Share of NSW mills total cane harvested as 1-year old crop

Source: SUNSHINE SUGAR (various)


World sugar production and consumption balance and price o p

  • Sugar futures price (USD/lb)
  • Global Net Production ('000 tonnes)
Source: QUANDL (2021) , USDA (various)
Global prices for sugar increased through 2020-21 following lower global production amongst major producers such as Brazil, India and Thailand in 2019-20. This resulted in a production-consumption deficit and a decline in ending stocks amongst key producing countries. Consequently, there have been price surges in first half of 2021 with the average futures contract price for raw sugar (ICE Futures Sugar #11) 20% higher in 2021. 206 211 62


The majority of New South Wales sugar production is consumed domestically, however $1.73 million as solid form was exported in 2020-21 which is 37% lower than the previous year. New Zealand is the major export market and was valued at $1.43 million in 2020-21 representing 82% of the total value of exports. Other key markets tend to vary from year-to-year with exports to Hong Kong valued at $0.1 million in 2020-21. In addition to sugar, New South Wales exported $0.2 million by value of molasses in 2020-21, with China the major market destination. 128 Imports of minimally processed cane products totalled $3.3 million in 2020-21, 22% lower than the prior year and predominantly sourced from China, India and the United States. 128
Sunlight through sugarcane from below

Macroeconomic Conditions

Sugarcane harvesting
Global growth in the demand for sugar has moderated over the last five years with a compound annual growth rate of 0.7%, a result of a combination of increasing consumption amongst developing countries and stable or decreasing consumption amongst developed countries. On the supply side, a key driver of global sugar markets remains India’s policy decisions regarding export subsidies. India has been a net exporter of sugar in recent years and was the third largest in 2019-20 with the Government of India’s export subsidies influencing global sugar prices. 174 At the same time in Brazil, the world’s largest sugar exporter, sugarcane mills alter their mix of sugar or ethanol production in response to world sugar demand and supply conditions. This has the effect of moderating excess surpluses or deficits in the sugar industry. With reduced demand for oil and ethanol following the Covid-19 pandemic's impact on travel, more of Brazil’s sugarcane production was being directed towards sugar production in 2020-21. 63 Overall, dry conditions experienced in the key exporting countries Brazil and Thailand in 2020-21 are expected to limit global sugar supply in the current production year. This has led to surges in world sugar prices in the first half of 2021. However, it is expected that sustained price increases will encourage increased production from the major exporting nations in 2021-22. 62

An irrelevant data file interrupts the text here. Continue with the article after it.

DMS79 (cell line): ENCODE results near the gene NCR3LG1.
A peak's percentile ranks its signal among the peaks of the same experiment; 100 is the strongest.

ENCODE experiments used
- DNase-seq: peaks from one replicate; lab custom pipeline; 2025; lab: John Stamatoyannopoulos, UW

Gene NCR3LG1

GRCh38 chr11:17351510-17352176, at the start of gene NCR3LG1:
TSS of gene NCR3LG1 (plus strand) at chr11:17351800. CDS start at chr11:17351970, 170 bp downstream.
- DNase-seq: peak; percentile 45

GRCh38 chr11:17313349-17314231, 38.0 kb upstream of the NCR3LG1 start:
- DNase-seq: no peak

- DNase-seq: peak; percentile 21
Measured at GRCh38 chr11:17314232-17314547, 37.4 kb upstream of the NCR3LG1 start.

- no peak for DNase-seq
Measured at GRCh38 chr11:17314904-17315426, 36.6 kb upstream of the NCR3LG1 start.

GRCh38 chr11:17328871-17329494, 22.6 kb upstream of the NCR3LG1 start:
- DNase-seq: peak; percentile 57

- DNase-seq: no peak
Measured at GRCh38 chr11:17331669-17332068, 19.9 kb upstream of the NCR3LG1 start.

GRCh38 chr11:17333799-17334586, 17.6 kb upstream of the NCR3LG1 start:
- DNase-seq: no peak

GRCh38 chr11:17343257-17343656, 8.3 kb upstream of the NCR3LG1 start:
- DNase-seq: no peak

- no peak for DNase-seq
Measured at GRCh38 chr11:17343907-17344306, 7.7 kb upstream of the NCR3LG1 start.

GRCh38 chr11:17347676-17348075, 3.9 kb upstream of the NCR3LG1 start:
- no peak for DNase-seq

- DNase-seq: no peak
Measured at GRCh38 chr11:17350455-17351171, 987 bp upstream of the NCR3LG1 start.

Globally the sugar industry has demonstrated capacity to lift production in response to increased prices. Key exporting countries Brazil, India and Thailand, alongside production from sugar beet producing countries are expected to lift sugar production in 2021-22. 211 At the same time, ethanol production remains an important alternative market for sugarcane. Demand for oil is expected to increase as global travel restrictions ease following the Covid-19 pandemic, along with increased interest in biofuels including in India and Thailand that use sugarcane as a feedstock, this alternate demand for sugarcane may provide some buffering of global sugar prices. 166 64
Locally, improved growing conditions in New South Wales following rains in summer 2020-21, has supported cane growth for the 2021 crushing season. 146 In the medium and longer term, competition for land from high value alternate crops such as macadamia orchards will continue, limiting the total area available for cane growing in New South Wales and areas of southern Queensland. 41